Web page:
"They are Chinese terrorist suspects who should be repatriated to China rather than being granted refugee status," foreign ministry spokesman Liu Jianchao was quoted as saying by the official Xinhua news agency.

He said China had not been given any "formal information" from Albania on the status of the Uighurs, who were granted asylum on July 13 and are at a refugee centre in Tirana.

The five men were detained by US forces during the war in Afghanistan after the September 11 attacks.

The men said they left Xinjiang in the far northwest of China six years ago to escape possible repression at the hands of the government.

Crushing campaign

A joint report by Human Rights Watch and Human Rights in China last year accused Beijing of a "crushing campaign of religious repression" against the Uighurs.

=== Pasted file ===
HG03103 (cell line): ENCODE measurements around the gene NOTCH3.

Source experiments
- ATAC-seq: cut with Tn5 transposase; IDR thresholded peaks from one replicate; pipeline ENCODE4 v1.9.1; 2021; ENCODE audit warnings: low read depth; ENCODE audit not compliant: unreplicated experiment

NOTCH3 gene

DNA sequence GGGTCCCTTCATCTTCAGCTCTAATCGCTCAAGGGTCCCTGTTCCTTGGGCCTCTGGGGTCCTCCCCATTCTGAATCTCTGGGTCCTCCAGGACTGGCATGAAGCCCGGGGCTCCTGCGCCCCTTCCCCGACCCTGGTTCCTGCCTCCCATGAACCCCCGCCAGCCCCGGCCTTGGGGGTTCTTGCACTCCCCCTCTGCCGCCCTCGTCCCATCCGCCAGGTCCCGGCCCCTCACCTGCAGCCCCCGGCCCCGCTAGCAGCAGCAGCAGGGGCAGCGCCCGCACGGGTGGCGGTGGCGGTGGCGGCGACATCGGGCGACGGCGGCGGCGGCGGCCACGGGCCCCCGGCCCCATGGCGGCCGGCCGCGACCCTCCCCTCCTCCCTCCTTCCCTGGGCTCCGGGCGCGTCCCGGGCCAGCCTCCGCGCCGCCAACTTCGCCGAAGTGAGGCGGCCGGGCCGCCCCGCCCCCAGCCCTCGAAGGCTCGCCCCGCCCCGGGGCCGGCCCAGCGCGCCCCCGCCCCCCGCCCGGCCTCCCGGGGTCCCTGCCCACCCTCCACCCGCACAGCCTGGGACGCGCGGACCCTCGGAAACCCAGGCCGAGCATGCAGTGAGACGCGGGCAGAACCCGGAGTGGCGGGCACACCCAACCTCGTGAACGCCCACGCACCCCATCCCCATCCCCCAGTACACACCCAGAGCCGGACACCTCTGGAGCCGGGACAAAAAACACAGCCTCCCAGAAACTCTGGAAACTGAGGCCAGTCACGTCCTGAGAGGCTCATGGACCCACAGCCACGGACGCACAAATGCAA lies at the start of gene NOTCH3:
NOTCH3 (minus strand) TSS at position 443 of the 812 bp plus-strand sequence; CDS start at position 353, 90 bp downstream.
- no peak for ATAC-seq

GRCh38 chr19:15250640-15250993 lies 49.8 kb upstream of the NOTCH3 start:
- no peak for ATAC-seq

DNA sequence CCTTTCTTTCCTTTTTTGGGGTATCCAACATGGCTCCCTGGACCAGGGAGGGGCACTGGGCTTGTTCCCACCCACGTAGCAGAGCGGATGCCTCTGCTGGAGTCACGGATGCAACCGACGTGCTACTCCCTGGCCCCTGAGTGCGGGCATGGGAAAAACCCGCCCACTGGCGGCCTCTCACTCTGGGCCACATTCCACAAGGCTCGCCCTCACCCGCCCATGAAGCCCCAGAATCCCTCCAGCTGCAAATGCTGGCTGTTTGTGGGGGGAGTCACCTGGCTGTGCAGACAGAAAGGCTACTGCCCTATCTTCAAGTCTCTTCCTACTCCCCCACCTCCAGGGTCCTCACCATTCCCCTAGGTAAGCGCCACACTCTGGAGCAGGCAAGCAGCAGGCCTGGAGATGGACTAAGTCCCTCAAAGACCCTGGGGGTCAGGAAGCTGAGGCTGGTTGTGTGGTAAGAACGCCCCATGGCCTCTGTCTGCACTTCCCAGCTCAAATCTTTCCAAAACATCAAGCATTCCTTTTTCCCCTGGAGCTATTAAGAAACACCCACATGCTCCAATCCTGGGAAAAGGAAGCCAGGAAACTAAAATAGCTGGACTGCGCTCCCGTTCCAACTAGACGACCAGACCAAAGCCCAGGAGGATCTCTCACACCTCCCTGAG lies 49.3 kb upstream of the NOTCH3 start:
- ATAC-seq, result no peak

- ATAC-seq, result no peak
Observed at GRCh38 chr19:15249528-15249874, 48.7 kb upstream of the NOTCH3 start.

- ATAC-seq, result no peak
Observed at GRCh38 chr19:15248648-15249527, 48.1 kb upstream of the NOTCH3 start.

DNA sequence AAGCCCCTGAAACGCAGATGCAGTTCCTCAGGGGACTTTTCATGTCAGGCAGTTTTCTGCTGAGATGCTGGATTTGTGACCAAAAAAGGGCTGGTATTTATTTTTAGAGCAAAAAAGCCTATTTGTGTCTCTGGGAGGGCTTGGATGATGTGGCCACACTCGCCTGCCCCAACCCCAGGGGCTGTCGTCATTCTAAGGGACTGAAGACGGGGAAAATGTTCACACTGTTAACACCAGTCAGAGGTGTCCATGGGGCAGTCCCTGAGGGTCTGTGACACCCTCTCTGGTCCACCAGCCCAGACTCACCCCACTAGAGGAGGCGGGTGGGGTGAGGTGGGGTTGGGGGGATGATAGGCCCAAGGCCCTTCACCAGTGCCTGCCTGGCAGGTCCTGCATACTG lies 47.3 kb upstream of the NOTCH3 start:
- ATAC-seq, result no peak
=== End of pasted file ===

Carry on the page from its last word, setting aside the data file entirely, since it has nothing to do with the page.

Liu said the men were members of the East Turkestan Islamic Movement, a group that the government says is waging a separatist campaign.

Beijing also says the group has links to al-Qaeda and has received arms and training from the group.

In 2002, the US listed the East Turkestan Islamic Movement as a terrorist group - a move that some believed was a concession to China in exchange for support of the US-led "war on terror".

The five Uighurs were taken to Albania on May 5 after US authorities said they posed no terrorist threat but might face persecution if returned to China.